What’s more, just like McCarthy lied about communism — falsely claiming, for instance, that the U.S. State Department harbored 205 “known communists” — so has DeSantis radically distorted his own targets. Most notoriously, his spokeswoman charged — without any evidence — that people opposing his so-called “Don’t Say Gay” law were “grooming” students for sexual abuse.

But there is an effort — especially at our universities — to promote Woke ideas, especially around racial and gender identity. And it does sometimes echo the repressive doublespeak of — yes — communism, which is why refugees from the communist world are sometimes the sharpest critics of Wokeness.

Last year, for example, Purdue political science student Habi Zhang likened the Woke spirit on his campus to efforts by Mao Zedong, the leader of the Chinese Communist Party, to replace “wrong ideologies” with “the correct mode of thought.” Of course, conformity under Mao was enforced “out of the barrel of a gun,” as he famously said; in a democracy, by contrast, we’re free to dissent.

That’s why people who believe in freedom should unite against Ron DeSantis and against Wokeness. In the 1950s, we found a way to rebut Joe McCarthy without embracing communism. We can do that again, with DeSantis and Wokeness. Many of his accusations are illusory, but Woke-ism is real. And we can’t mount an honest resistance to him until we own up to that.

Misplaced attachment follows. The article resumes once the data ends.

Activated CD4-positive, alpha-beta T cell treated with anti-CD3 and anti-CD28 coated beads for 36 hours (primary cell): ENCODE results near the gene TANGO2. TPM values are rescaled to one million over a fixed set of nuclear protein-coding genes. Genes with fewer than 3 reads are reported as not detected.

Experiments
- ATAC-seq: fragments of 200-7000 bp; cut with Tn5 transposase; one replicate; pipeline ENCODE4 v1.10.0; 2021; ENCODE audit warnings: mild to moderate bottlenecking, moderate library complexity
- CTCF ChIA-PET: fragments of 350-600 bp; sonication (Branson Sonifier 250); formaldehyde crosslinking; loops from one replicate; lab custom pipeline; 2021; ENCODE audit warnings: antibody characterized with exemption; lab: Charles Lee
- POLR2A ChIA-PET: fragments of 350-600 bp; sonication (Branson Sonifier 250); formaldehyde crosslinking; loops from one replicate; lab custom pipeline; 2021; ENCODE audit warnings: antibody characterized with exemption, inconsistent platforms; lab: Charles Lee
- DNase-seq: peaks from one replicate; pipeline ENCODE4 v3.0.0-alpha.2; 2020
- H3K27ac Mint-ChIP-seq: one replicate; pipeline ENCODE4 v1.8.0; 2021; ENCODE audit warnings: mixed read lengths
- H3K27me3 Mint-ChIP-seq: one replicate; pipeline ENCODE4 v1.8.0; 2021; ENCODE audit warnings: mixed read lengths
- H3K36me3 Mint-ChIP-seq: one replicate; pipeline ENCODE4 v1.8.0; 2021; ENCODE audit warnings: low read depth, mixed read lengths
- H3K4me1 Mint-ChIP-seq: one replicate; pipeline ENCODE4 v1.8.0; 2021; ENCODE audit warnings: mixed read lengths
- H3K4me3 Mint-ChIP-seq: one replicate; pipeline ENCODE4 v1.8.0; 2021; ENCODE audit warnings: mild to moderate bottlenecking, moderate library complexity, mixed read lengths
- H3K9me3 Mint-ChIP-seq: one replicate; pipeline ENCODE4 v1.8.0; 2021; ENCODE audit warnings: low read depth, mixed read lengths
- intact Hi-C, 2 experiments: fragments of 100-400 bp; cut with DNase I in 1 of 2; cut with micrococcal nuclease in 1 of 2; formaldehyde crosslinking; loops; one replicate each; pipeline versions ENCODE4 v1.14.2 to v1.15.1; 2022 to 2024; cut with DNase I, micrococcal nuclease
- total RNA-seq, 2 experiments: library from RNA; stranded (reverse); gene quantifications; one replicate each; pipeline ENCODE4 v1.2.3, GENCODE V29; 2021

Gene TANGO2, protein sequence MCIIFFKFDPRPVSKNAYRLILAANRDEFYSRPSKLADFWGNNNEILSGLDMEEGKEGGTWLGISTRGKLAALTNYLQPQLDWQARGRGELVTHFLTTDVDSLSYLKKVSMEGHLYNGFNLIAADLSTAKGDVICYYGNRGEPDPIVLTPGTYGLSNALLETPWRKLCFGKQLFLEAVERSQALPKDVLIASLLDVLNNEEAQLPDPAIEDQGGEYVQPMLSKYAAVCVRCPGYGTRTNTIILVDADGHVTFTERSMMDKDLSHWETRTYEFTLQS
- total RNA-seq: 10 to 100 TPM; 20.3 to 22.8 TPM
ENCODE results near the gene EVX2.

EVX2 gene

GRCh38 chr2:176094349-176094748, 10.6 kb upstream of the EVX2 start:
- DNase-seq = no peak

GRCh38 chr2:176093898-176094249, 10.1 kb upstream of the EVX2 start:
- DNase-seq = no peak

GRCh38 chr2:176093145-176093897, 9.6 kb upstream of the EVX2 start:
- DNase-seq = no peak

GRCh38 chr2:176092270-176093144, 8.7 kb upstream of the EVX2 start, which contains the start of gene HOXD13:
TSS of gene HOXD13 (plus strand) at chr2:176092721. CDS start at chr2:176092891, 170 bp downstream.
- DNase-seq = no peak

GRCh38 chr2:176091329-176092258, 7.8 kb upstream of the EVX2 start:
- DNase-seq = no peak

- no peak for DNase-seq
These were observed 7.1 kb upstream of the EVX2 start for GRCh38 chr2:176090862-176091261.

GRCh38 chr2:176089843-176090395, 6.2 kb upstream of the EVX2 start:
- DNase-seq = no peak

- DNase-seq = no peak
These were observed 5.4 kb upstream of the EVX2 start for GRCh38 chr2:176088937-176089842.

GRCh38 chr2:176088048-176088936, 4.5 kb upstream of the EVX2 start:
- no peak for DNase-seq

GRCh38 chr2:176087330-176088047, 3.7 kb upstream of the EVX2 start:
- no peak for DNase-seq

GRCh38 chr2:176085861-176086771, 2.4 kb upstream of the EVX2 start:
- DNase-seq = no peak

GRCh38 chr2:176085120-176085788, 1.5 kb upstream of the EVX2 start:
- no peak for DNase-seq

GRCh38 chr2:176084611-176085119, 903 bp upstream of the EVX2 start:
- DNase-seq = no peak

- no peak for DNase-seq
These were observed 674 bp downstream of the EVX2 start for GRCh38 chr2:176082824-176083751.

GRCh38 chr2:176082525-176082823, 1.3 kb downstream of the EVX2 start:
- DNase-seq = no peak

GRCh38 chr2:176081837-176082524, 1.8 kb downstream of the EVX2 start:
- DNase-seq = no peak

This originally appeared in the July 11, 2023, Philadelphia Inquirer. Zimmerman teaches education and history at the University of Pennsylvania.

19 thoughts on “Guest essay: A liberal’s argument against Woke”

  1. I honestly think this whole issue is over-played, but I do admit that I am not in college nor have I been around a collegiate atmosphere in recent year. But I know of no liberals/lefties who would agree to “define all of us by our racial and gender identities”. If nothing else, I am logical, and such things defy all logic and reason. I think if we all stuck to those two things — along with actual facts — we’d all get along a lot better.

    1. Like Mark, you are a Liberal.
      You know, I hear the GOP ignites the cultural wars, like withWoke.
      My opinion is the GOP pushes BACK against stuff like Woke, and men in women’s bathrooms.
      And I am not a Republican, the leadership has sold their souls to Trump.

  2. Well!! That is one very well written guest essay that makes clear, and puts into clear context as well, the entire situation. A good posting, Stu!

    1. It was important to show that Liberals should be opposed to Woke. I define myself as “a JFK Liberal,” which is NOT where the party is today. I just read a piece saying that Obama has warned Biden he is too far Left and Trump is a real threat.

      1. Yes – just saw that too regarding Obama warning Biden. I’m sure you’re going to have to say something in a longer treatise here about this subject.

  3. This essay says what I’ve been saying since Stu started using the term that I don’t like. Woke is not liberal and liberal is not woke.

  4. Don/t get me started on the recent popularity of thinking of Churchill only as a racist, not by far the greatest statesman of the 20th century, and seeing only the sins Columbus brought to the New World (under marching orders from Isabella and Ferdinand) while ignoring the fact that he was probably the greatest seaman and intuitive navigator of all time, and paved the way to a world economy.